But on Wednesday, ‘Canes president Don Waddell made sure there was no secrecy whatsoever about how the club really felt about the Russian winger.
“Semin was a very top-end player in the league when the game was played at a slower pace,” Waddell said. “It’s now played at such a high level if you can’t skate it’s hard to compete. Alex lost a step and he tried to play on the outside too much because he didn’t have the speed.
“And then he didn’t buy into the culture that our coach (Bill Peters) was trying to get in the locker room. When you go to practice and you have 22 guys doing things the way the coach wants and one who doesn’t, it usually doesn’t end well. … In simple terms, we paid him $14 million to go away.”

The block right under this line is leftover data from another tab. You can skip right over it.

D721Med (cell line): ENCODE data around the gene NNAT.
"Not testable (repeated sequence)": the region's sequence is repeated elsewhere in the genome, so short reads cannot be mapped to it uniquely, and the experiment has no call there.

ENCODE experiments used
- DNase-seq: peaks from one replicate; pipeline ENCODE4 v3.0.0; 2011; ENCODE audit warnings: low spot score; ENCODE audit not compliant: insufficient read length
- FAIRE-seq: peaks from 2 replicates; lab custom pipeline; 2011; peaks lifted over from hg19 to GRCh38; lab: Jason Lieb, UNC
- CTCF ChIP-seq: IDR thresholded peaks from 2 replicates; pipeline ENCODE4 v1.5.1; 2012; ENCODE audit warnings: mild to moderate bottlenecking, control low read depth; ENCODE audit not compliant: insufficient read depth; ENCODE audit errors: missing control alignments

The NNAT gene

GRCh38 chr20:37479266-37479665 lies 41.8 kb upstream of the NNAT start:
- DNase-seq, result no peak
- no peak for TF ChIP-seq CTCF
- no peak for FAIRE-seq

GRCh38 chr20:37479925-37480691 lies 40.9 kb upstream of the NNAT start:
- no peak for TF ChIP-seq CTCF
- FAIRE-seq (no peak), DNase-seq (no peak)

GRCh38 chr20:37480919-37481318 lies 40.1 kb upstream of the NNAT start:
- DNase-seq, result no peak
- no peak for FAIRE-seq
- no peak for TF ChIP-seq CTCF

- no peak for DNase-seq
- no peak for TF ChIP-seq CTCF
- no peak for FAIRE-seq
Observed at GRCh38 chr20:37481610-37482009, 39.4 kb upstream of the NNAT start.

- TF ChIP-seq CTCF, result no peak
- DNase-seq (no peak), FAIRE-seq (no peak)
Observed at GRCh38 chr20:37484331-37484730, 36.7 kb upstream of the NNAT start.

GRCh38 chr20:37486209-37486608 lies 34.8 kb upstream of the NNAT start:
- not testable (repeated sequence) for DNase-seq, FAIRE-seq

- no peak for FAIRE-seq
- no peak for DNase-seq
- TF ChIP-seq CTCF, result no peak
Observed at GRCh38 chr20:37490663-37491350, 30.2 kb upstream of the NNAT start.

There are two ways of looking at this, really.
One, Carolina has the right to be choked about what transpired after it gave Semin a monster five-year, $35 million deal. His production fell through the floor, there were constant critiques about his effort level and the whole thing reeked of a guy that played hard in a contract year — 44 points in 44 games during the lockout-shortened ’13 campaign — got paid, then put it in cruise control, pulling over occasionally to cash a check.
But that said… didn’t everyone kind of expect this to happen?
The contract was hammered almost immediately, with several pundits calling since-departed GM Jim Rutherford crazy for offering it. With all the warning signs that were out there, Semin’s downward slide in Carolina was predictable — in fact, some of the first remarks upon hearing of the Semin contract were those wondering when it would be bought out.